wb-Surviving-Colic-doesnt-3002013 Equine Colic Awareness Month Series Part 3 of 4

When your horse colics, knowing the common signs, calling the vet, and getting through even a minor colic is a temporary band-aid, not a permanent fix. Throughout the month of June, the second annual Equine Colic Awareness Month, we will be discussing the importance of colic prevention, why horses are prone to colic, how poor digestive health as a result of feeding and management may lead to colic, and what you can do to keep your horse’s gut healthy to reduce colic riskSurviving colic doesn’t stop colic. Make a Change.

Colic in horses. Part of the reason it’s such a frightening diagnosis is that it’s such a vague problem. It has numerous presentations, there are many potential causes and they are often impossible to confirm definitively without surgery or autopsy.

There are many things that may cause a horse to colic. A few of the common known causes include:

  • sand impaction
  • enteroliths
  • gastric rupture
  • enteritis
  • cancer

However, these only account for a very small percentage of confirmed diagnoses among all colic cases. Over 80% of the time, the colic is considered “idiopathic,” meaning  “of unknown origin.” While your veterinarian may have a good idea of what caused the colic, such as gas build-up, impaction, and/or torsion, it’s difficult to prove. Thus, colic can also be difficult to treat and prevent.

On the other hand, many studies have related colic to specific management practices and overall poor digestive health. In fact, such practices, and the resulting GI health issues, could begin to explain many of these idiopathic colics. These practices include feeding grain as part of the diet, limiting turnout, and riding, traveling, and competing. Read more about the specific aspects of how we feed and manage horses today that can be detrimental to their gut health.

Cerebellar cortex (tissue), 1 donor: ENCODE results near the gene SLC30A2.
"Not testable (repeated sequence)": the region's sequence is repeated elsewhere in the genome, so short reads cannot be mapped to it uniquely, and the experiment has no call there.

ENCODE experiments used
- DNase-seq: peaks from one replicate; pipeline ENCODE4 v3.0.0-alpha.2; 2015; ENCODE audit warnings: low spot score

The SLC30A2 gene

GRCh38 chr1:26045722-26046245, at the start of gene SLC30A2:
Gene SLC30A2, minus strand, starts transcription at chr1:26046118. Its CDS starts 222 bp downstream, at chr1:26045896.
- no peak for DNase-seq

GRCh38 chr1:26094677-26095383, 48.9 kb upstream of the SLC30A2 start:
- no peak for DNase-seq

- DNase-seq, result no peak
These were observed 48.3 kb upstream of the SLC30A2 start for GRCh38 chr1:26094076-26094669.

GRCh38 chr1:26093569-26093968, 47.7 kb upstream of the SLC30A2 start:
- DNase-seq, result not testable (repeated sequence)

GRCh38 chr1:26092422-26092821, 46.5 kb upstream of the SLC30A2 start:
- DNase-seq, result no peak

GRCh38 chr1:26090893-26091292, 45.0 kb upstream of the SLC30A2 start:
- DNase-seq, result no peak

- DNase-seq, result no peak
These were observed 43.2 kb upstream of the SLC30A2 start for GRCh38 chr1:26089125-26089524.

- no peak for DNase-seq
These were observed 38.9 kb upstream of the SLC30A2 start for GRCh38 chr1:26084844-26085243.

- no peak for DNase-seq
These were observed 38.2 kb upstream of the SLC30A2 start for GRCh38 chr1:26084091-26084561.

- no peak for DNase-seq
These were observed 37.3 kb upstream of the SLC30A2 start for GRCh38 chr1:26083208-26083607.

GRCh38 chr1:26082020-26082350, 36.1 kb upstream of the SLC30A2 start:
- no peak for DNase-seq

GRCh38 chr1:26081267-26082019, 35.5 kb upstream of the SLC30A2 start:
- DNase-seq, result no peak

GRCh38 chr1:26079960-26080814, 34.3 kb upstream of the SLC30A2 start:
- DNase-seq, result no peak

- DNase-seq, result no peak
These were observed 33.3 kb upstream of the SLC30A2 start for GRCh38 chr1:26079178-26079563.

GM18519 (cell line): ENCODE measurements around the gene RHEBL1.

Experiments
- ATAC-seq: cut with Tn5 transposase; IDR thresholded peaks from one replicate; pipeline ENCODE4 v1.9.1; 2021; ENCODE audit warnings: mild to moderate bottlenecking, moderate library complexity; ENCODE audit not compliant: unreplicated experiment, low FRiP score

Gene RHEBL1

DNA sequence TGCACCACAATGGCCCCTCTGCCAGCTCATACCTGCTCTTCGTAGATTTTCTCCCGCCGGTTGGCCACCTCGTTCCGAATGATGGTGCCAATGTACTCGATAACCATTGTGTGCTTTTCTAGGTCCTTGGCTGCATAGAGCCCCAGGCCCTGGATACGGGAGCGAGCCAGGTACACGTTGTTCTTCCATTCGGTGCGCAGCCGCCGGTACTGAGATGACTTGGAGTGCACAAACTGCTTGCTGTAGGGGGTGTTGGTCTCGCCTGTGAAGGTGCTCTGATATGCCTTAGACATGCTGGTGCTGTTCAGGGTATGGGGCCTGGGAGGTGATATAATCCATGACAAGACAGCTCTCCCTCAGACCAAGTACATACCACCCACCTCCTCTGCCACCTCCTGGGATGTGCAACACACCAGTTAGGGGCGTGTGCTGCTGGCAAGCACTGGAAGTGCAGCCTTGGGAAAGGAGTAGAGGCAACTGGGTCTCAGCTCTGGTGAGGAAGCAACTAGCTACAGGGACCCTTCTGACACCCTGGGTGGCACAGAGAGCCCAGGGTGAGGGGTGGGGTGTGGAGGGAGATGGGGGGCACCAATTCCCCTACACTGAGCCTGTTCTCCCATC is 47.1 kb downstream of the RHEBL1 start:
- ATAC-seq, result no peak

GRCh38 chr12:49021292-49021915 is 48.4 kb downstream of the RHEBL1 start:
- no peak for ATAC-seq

While we don’t know specifically why these practices contribute to colic risk, we do know that they do. Here’s a look at how the gut health in horses may be affected by how we care for them.

Poor Hindgut Health and Colic

One of the biggest problems for horses today is undigested starch from concentrated feeds reaching the hindgut. This is an issue because the hindgut is actually designed to support the fermentation of fiber found in forages. When good bacteria in the hindgut ferment sugars and starches instead, they produce lactic acid (among other things). This lowers the pH (ie, raises the acidity) of the hindgut. This, in turn, causes the beneficial microorganisms that aid in digestion to die off and release toxins called endotoxins.

This results in an environment that is, at best, imbalanced, and at worst, may lead to hindgut acidosis, colonic ulcers, laminitis, and potentially colic. 

Colonic Ulcers and Colic

In addition to harming the bacterial balance of the hindgut, increased acidity may compromise the mucosal membrane that lines the hindgut wall. Lesions known as colonic ulcers may form. Endotoxins, released when microorganisms die, can then enter the horse’s bloodstream through these lesions.

In a 2002 study of 20 racehorses in Japan, researchers introduced endotoxins into the anterior mesenteric artery that provides blood to the small and large intestines. Many of the horses colicked. Thus, if endotoxins are introduced into the bloodstream through colonic ulcers, the horse may be at significant risk of colic.